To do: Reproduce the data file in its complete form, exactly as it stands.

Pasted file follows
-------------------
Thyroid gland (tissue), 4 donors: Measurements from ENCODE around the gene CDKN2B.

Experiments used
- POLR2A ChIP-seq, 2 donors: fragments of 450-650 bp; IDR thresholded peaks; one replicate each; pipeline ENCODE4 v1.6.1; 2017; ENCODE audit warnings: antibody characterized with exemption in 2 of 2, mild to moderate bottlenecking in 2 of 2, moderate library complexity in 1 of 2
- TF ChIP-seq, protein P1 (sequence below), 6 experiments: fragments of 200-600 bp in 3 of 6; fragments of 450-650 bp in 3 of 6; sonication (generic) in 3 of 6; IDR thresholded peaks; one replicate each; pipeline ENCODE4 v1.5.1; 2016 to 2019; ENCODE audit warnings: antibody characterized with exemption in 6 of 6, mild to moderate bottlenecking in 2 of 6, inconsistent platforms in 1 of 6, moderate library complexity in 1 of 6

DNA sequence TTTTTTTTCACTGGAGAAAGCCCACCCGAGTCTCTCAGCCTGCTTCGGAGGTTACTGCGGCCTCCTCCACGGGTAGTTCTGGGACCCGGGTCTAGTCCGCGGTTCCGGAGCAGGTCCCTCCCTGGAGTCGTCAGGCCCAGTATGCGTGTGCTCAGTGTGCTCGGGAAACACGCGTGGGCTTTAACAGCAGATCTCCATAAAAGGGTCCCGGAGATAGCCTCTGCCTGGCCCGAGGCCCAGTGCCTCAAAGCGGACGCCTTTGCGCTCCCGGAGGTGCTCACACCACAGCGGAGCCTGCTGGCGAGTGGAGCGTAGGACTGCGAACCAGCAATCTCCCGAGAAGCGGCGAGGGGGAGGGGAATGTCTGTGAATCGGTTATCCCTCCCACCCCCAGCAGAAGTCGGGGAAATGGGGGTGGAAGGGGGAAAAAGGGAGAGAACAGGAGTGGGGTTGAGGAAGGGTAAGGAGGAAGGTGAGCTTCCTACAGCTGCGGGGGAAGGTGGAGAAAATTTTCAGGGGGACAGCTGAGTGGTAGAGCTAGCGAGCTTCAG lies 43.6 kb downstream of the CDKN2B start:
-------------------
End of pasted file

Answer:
Thyroid gland (tissue), 4 donors: Measurements from ENCODE around the gene CDKN2B.

Experiments used
- POLR2A ChIP-seq, 2 donors: fragments of 450-650 bp; IDR thresholded peaks; one replicate each; pipeline ENCODE4 v1.6.1; 2017; ENCODE audit warnings: antibody characterized with exemption in 2 of 2, mild to moderate bottlenecking in 2 of 2, moderate library complexity in 1 of 2
- TF ChIP-seq, protein P1 (sequence below), 6 experiments: fragments of 200-600 bp in 3 of 6; fragments of 450-650 bp in 3 of 6; sonication (generic) in 3 of 6; IDR thresholded peaks; one replicate each; pipeline ENCODE4 v1.5.1; 2016 to 2019; ENCODE audit warnings: antibody characterized with exemption in 6 of 6, mild to moderate bottlenecking in 2 of 6, inconsistent platforms in 1 of 6, moderate library complexity in 1 of 6

DNA sequence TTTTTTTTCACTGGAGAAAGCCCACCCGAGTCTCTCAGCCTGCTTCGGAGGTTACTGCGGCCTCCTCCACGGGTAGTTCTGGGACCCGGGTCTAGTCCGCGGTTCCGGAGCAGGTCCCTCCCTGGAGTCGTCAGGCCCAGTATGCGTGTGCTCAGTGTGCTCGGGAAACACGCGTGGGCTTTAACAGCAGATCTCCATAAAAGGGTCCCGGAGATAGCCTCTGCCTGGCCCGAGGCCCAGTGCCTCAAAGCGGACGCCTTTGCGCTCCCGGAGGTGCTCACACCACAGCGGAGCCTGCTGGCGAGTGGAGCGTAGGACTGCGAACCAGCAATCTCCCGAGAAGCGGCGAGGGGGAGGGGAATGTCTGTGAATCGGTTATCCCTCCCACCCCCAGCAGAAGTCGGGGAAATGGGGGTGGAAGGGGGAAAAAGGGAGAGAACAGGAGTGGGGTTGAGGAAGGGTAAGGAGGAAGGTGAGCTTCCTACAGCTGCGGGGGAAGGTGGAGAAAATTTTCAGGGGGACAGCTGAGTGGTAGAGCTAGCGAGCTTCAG lies 43.6 kb downstream of the CDKN2B start: